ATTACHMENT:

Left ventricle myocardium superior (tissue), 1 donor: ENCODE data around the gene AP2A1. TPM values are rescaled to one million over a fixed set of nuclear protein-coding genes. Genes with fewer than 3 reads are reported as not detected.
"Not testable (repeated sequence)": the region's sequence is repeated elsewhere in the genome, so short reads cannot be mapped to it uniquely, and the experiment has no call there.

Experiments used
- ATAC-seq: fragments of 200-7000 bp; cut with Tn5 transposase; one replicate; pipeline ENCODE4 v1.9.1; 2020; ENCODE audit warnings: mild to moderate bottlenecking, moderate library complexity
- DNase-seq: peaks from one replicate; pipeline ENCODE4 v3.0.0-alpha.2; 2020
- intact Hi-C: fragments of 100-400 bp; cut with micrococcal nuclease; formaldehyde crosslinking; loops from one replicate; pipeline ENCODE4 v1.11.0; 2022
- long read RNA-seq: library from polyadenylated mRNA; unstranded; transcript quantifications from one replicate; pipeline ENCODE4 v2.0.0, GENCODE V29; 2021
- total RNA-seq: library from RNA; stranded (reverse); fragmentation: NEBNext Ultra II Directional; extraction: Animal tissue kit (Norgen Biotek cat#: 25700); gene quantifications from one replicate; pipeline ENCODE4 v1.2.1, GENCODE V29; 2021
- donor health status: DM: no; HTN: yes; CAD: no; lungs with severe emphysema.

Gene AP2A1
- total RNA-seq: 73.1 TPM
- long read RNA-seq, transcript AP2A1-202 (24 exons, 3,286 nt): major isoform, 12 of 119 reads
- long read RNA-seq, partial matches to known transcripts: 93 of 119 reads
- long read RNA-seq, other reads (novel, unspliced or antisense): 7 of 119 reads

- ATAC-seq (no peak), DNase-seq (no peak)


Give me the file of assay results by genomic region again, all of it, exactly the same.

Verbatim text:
Left ventricle myocardium superior (tissue), 1 donor: ENCODE data around the gene AP2A1. TPM values are rescaled to one million over a fixed set of nuclear protein-coding genes. Genes with fewer than 3 reads are reported as not detected.
"Not testable (repeated sequence)": the region's sequence is repeated elsewhere in the genome, so short reads cannot be mapped to it uniquely, and the experiment has no call there.

Experiments used
- ATAC-seq: fragments of 200-7000 bp; cut with Tn5 transposase; one replicate; pipeline ENCODE4 v1.9.1; 2020; ENCODE audit warnings: mild to moderate bottlenecking, moderate library complexity
- DNase-seq: peaks from one replicate; pipeline ENCODE4 v3.0.0-alpha.2; 2020
- intact Hi-C: fragments of 100-400 bp; cut with micrococcal nuclease; formaldehyde crosslinking; loops from one replicate; pipeline ENCODE4 v1.11.0; 2022
- long read RNA-seq: library from polyadenylated mRNA; unstranded; transcript quantifications from one replicate; pipeline ENCODE4 v2.0.0, GENCODE V29; 2021
- total RNA-seq: library from RNA; stranded (reverse); fragmentation: NEBNext Ultra II Directional; extraction: Animal tissue kit (Norgen Biotek cat#: 25700); gene quantifications from one replicate; pipeline ENCODE4 v1.2.1, GENCODE V29; 2021
- donor health status: DM: no; HTN: yes; CAD: no; lungs with severe emphysema.

Gene AP2A1
- total RNA-seq: 73.1 TPM
- long read RNA-seq, transcript AP2A1-202 (24 exons, 3,286 nt): major isoform, 12 of 119 reads
- long read RNA-seq, partial matches to known transcripts: 93 of 119 reads
- long read RNA-seq, other reads (novel, unspliced or antisense): 7 of 119 reads

- ATAC-seq (no peak), DNase-seq (no peak)